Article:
Young Stylist Loses Her Tongue After TWO Cancer BattlesYoung Stylist Loses Her Tongue After TWO Cancer Battles
“Those memories are still painful,” Carly, who was born in England and now based in Toronto, wrote in an essay for BestHealth.com. “My experiences created heavy insecurities about my accent. What I didn’t realize was how being judged for the way I spoke would prepare me for the changes that come with tongue cancer.”Read More
Then she discovered a spot on her tongue that wasn’t healing like it should.
“After a painful biopsy, my doctor confirmed I had tongue cancer,” she shared. “I was so shocked I just remember him saying, ‘Don’t go home and Google this.’ He warned me that my cancer, oral squamous cell carcinoma, wasn’t common for my age and carries a very high recurrence rate.”
Loyal to her word, and taking the doctor up on his advice, Carly confesses that she still has not googled her type of cancer that she luckily beat.
She went through intense treatment a month following her devastating news.
“First, surgery to remove the cancer and rebuild my tongue using skin from under my left arm, then six weeks of daily radiation,” she said. “It wasn’t possible to replicate the function of my tongue, but the surgeons recreated its shape. Having the ability to press your tongue to the roof of your mouth is key for both speaking and eating—both very important to me. It was terrifying.”
Fortunately, Carly’s treatment proved successful, and she did great for a few years, until she found another spot.
“The doctors had to carefully remove the remainder of my tongue,” she said of the tragic recurrence. “They took skin from my left forearm and rebuilt again, as best they could. Though they couldn’t guarantee I would ever speak or eat normally again, I’m British and full of loud opinions, so there was no stopping me. It’s a challenge, but I consider myself lucky that I can still enjoy a hamburger and, more importantly, a glass of wine.”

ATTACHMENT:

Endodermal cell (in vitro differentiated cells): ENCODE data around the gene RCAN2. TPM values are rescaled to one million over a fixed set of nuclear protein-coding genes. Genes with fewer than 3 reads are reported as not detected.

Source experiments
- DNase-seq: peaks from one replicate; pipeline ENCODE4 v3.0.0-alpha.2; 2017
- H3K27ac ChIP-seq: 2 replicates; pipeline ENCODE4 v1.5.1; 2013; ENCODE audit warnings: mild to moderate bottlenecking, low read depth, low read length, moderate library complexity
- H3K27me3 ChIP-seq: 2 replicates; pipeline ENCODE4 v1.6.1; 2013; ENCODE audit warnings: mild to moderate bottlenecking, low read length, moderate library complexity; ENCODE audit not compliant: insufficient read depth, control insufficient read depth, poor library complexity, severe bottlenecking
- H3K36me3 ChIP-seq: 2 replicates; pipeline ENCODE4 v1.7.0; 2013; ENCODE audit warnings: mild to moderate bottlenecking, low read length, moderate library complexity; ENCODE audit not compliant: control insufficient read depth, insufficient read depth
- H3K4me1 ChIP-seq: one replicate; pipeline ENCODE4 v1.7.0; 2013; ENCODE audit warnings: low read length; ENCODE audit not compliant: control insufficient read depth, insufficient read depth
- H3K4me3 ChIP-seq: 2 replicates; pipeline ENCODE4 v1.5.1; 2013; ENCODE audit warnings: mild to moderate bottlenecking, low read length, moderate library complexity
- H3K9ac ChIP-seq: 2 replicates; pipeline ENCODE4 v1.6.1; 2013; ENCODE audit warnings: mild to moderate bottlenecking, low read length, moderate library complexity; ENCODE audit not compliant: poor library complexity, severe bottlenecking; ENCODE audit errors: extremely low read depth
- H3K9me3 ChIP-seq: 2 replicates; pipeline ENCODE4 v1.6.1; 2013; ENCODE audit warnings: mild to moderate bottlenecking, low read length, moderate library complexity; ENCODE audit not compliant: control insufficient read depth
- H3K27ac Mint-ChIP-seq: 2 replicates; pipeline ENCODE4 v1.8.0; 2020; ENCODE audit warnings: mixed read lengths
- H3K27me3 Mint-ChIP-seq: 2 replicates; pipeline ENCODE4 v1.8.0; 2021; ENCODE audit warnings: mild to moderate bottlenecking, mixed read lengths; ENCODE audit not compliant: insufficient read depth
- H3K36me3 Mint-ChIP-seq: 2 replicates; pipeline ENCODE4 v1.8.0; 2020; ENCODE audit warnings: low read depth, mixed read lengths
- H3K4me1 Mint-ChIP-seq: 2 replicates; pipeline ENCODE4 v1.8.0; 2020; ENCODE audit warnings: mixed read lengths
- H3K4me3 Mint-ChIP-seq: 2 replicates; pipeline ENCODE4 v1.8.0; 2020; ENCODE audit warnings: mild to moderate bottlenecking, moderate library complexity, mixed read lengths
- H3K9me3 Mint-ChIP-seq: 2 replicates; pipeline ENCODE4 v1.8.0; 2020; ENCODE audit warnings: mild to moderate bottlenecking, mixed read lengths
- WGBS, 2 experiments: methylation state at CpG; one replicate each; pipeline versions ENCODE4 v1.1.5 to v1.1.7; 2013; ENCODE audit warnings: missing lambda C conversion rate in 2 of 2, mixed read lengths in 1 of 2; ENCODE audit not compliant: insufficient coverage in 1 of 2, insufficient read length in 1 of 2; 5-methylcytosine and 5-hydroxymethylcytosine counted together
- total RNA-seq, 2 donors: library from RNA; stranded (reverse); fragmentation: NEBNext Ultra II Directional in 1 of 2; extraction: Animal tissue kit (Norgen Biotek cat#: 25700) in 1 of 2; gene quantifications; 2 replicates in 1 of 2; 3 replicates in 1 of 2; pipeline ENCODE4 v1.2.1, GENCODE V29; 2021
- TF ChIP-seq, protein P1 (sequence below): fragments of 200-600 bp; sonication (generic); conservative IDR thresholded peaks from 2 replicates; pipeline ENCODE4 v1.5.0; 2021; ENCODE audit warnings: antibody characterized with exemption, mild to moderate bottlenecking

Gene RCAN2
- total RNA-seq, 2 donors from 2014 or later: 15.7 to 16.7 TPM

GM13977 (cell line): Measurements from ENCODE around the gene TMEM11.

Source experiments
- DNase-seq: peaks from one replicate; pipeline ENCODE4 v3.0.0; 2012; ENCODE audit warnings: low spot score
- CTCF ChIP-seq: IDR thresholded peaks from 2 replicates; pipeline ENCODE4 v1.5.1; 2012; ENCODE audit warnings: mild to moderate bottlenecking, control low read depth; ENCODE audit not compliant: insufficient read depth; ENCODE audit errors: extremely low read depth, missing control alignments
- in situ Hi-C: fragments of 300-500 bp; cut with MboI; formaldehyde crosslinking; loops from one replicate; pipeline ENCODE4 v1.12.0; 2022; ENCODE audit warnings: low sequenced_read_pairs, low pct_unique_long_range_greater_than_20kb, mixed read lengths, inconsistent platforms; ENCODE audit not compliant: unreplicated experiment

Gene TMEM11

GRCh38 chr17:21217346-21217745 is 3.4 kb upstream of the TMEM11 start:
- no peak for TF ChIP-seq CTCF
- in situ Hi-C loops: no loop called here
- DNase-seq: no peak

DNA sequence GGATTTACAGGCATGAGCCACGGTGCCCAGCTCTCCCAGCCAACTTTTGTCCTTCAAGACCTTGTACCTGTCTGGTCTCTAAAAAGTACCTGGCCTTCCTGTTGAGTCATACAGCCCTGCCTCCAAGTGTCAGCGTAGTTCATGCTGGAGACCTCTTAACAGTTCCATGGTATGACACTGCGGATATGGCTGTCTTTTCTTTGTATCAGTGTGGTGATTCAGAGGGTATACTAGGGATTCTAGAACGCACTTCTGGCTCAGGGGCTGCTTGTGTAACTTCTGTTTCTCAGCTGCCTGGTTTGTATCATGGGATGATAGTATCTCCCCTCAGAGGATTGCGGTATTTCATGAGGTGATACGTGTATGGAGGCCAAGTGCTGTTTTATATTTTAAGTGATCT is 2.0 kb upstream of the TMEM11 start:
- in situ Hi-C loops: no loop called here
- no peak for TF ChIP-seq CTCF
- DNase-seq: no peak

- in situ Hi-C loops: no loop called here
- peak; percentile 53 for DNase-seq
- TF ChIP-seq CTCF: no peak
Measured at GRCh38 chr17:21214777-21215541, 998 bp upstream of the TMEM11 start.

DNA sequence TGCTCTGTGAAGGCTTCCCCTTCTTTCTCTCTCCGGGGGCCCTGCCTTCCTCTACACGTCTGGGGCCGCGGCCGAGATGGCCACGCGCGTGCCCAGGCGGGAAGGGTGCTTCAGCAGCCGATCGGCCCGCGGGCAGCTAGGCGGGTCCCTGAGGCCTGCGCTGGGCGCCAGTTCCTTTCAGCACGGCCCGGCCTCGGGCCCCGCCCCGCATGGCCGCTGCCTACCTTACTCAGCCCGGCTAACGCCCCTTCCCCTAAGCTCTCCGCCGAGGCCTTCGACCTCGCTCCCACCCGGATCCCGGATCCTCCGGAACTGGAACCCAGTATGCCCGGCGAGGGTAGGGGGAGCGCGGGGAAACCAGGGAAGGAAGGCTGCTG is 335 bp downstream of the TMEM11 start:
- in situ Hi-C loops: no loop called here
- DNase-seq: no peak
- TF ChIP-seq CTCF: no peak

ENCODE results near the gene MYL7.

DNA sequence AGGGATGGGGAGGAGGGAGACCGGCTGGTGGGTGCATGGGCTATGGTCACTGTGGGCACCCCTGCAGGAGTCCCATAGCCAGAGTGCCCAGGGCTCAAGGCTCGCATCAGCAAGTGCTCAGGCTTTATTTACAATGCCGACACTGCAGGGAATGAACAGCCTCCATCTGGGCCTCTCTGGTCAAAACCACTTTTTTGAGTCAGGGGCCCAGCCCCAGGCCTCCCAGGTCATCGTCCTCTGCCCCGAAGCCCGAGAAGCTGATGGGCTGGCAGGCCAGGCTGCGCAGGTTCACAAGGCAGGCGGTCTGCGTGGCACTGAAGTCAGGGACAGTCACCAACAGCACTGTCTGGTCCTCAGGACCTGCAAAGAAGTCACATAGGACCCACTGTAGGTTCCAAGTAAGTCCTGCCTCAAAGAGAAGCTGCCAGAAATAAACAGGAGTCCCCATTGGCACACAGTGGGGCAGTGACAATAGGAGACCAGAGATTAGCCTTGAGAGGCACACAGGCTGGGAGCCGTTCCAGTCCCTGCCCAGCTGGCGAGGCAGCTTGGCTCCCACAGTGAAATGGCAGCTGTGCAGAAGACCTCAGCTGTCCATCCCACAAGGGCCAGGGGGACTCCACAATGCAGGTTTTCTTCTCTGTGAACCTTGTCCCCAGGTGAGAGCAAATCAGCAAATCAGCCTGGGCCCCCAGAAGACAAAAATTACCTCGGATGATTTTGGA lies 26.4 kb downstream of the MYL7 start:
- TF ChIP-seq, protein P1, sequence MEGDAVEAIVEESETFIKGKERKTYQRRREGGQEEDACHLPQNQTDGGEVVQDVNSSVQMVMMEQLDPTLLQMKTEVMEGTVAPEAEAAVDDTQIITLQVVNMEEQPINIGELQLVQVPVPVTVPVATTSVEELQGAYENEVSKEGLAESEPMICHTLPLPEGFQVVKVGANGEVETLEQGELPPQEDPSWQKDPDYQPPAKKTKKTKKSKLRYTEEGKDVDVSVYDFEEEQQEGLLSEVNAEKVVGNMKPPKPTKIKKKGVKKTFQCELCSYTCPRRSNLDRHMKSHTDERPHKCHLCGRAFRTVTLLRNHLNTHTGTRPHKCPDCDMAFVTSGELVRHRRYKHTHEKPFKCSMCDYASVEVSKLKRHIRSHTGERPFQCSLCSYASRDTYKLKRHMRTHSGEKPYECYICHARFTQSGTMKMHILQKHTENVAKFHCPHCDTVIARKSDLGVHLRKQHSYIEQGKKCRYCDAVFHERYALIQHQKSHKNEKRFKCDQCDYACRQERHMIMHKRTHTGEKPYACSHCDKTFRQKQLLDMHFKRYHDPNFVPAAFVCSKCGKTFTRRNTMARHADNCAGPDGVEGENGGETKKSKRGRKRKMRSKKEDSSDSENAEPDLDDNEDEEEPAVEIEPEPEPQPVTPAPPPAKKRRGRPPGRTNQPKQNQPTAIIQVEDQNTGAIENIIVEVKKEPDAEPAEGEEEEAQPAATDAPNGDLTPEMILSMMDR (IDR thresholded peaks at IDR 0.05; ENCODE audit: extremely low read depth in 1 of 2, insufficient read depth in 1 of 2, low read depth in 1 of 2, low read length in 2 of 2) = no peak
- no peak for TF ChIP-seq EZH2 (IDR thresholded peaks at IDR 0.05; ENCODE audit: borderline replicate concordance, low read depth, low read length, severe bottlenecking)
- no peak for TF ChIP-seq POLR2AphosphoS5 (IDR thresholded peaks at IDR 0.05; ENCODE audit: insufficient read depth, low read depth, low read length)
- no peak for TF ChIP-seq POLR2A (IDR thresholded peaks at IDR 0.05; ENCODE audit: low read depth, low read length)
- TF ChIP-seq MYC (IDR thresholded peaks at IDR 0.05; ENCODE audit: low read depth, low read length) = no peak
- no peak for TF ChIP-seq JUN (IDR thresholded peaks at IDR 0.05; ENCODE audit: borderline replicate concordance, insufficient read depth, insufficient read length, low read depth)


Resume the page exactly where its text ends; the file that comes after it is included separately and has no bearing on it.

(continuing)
Carly says that tongue cancer changed how she sounds, but it also “gave me the confidence to pursue fashion seriously. It made me realize I needed to do what I wanted to do, because there was no guarantee I’d get another chance.”
After radiation—Carly and her boyfriend, who stuck with her through these difficult times and is now her husband—moved to Calgary in Canada, and she got a job in a small boutique as a wardrobe stylist.
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Satisfied for a couple years, the cancer survivor started getting antsy and wanted to push herself further, and she credits her cancer battles with giving her even more strength to do so.
She took a break from the fashion biz for awhile and she and her husband had two children together.
Then it was time to get back to her work.
“As uncomfortable as it was, I knew where to find and build my clientele: Instagram,” she said. “That meant pushing aside fears of being photographed, speaking about my journey, speaking on the phone or taking up space. Towards the end of 2019, I began leveraging my social media, posting styling advice with my particular brand of tough love. I want to offer my clients something I was never given: the knowledge and the confidence to express their personality.”